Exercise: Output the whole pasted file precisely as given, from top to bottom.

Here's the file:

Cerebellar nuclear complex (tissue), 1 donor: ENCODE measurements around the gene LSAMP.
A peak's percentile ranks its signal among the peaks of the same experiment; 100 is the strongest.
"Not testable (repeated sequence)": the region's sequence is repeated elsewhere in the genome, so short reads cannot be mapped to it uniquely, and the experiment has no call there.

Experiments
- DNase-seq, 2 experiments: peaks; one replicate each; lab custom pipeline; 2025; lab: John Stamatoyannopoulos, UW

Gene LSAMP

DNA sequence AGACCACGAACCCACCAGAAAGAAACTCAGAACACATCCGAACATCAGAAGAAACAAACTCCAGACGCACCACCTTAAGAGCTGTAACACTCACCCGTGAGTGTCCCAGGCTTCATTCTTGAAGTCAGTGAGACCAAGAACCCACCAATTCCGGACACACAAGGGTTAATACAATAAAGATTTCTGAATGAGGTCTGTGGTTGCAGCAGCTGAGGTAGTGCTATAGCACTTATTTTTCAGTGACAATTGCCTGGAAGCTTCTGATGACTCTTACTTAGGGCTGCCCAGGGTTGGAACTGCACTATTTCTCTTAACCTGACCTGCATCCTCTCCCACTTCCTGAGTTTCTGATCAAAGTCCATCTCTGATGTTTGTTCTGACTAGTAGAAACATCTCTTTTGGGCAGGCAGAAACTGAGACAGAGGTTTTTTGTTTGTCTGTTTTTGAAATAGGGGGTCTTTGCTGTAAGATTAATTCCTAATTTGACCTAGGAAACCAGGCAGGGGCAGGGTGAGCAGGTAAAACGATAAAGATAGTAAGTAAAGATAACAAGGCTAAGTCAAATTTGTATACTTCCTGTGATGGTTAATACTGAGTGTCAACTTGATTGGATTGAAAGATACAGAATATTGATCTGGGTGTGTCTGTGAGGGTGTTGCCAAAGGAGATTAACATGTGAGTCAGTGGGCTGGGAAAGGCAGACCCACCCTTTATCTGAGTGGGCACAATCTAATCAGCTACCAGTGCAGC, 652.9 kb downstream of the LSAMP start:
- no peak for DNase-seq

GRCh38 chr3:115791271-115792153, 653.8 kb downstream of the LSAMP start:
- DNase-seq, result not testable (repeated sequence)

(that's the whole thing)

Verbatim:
Cerebellar nuclear complex (tissue), 1 donor: ENCODE measurements around the gene LSAMP.
A peak's percentile ranks its signal among the peaks of the same experiment; 100 is the strongest.
"Not testable (repeated sequence)": the region's sequence is repeated elsewhere in the genome, so short reads cannot be mapped to it uniquely, and the experiment has no call there.

Experiments
- DNase-seq, 2 experiments: peaks; one replicate each; lab custom pipeline; 2025; lab: John Stamatoyannopoulos, UW

Gene LSAMP

DNA sequence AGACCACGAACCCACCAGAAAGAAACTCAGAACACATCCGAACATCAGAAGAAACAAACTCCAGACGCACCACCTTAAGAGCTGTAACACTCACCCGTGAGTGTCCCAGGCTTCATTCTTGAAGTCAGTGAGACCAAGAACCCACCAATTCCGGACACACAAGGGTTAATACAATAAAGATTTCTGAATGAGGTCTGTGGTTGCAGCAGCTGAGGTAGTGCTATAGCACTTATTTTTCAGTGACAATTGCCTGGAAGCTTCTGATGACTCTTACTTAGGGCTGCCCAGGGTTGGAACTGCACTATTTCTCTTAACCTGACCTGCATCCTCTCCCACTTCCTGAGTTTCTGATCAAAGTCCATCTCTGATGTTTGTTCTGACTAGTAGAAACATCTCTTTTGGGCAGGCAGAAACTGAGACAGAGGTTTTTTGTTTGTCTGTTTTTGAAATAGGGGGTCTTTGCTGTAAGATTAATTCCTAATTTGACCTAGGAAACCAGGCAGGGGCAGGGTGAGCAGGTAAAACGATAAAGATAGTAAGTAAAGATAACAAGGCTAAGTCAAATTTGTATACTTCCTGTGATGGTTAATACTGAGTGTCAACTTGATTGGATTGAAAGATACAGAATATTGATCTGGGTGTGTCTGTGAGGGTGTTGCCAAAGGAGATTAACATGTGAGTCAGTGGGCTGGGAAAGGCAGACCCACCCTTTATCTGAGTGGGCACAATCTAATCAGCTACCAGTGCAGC, 652.9 kb downstream of the LSAMP start:
- no peak for DNase-seq

GRCh38 chr3:115791271-115792153, 653.8 kb downstream of the LSAMP start:
- DNase-seq, result not testable (repeated sequence)